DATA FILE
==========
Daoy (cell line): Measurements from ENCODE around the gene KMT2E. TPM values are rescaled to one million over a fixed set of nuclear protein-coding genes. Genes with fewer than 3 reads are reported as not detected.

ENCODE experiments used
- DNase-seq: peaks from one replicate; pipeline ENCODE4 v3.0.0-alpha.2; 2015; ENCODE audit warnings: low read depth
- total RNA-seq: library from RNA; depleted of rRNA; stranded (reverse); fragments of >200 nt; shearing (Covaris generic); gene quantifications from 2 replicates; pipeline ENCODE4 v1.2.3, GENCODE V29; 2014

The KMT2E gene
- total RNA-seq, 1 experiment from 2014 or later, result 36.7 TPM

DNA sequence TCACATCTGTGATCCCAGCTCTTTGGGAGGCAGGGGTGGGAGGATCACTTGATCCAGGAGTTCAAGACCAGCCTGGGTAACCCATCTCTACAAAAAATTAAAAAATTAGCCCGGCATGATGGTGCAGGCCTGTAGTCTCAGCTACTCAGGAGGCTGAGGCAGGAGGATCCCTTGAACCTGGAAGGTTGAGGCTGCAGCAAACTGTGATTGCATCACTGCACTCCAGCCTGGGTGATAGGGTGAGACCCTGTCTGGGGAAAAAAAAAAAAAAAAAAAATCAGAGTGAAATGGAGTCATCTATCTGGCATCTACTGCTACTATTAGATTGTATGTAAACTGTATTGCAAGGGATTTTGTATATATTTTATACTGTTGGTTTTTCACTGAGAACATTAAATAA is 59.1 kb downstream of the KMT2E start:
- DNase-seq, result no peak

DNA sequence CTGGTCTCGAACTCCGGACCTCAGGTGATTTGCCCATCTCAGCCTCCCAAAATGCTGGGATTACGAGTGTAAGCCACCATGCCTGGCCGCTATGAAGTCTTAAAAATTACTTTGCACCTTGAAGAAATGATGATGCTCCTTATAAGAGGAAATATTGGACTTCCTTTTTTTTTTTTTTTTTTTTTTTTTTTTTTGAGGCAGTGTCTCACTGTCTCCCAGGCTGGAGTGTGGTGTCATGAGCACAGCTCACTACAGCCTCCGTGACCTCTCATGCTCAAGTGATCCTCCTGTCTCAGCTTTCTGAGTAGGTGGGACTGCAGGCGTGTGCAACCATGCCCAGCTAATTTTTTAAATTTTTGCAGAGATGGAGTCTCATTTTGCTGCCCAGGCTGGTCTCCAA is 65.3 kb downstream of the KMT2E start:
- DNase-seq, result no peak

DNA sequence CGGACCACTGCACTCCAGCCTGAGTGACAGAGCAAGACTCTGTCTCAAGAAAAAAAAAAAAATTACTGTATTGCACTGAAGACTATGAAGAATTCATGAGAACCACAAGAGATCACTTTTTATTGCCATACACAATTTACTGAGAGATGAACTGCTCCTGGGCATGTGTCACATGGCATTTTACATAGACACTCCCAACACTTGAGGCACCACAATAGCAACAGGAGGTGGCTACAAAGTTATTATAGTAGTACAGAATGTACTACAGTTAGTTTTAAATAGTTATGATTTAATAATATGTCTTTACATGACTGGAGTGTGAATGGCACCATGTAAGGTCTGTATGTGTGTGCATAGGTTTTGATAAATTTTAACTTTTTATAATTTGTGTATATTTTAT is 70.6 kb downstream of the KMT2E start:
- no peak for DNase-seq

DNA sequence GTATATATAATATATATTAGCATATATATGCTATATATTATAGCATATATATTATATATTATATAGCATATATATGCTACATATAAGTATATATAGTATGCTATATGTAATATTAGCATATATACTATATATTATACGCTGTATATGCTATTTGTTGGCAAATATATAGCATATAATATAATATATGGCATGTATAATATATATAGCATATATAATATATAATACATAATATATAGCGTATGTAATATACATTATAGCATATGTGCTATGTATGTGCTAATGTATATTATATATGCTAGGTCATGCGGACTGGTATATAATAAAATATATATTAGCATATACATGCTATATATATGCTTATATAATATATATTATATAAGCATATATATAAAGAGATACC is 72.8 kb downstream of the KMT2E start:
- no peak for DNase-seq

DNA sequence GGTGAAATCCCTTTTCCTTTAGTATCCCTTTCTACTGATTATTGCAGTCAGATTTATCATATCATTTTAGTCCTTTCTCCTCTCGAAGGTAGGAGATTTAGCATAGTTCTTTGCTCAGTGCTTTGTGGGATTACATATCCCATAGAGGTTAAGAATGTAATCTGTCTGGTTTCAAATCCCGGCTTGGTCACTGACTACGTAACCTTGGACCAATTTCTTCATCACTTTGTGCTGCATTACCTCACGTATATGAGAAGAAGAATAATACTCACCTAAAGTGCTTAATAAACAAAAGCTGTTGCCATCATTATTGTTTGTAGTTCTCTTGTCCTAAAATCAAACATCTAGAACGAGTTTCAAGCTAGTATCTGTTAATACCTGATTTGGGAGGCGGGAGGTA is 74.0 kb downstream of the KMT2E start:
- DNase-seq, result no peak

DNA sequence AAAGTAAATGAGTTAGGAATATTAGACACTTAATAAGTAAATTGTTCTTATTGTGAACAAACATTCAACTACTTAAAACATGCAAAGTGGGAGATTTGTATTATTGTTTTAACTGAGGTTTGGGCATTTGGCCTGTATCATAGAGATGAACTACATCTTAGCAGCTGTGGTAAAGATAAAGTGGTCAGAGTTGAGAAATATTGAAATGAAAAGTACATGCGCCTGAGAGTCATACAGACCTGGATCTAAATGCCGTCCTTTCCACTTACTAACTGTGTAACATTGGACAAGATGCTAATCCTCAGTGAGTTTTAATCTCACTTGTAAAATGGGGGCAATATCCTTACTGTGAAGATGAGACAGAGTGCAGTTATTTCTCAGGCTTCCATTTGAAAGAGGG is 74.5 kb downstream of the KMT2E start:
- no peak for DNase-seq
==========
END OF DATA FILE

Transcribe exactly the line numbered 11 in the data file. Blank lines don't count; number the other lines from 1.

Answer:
DNA sequence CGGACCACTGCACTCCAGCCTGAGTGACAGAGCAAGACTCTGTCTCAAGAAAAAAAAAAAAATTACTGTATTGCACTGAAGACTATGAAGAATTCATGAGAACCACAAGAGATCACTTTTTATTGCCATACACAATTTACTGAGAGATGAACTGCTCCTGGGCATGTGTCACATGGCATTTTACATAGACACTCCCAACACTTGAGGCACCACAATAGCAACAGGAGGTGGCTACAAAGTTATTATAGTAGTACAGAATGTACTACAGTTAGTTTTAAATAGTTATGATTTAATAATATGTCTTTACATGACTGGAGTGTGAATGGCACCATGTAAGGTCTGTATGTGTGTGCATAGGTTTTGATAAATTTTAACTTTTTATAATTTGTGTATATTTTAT is 70.6 kb downstream of the KMT2E start: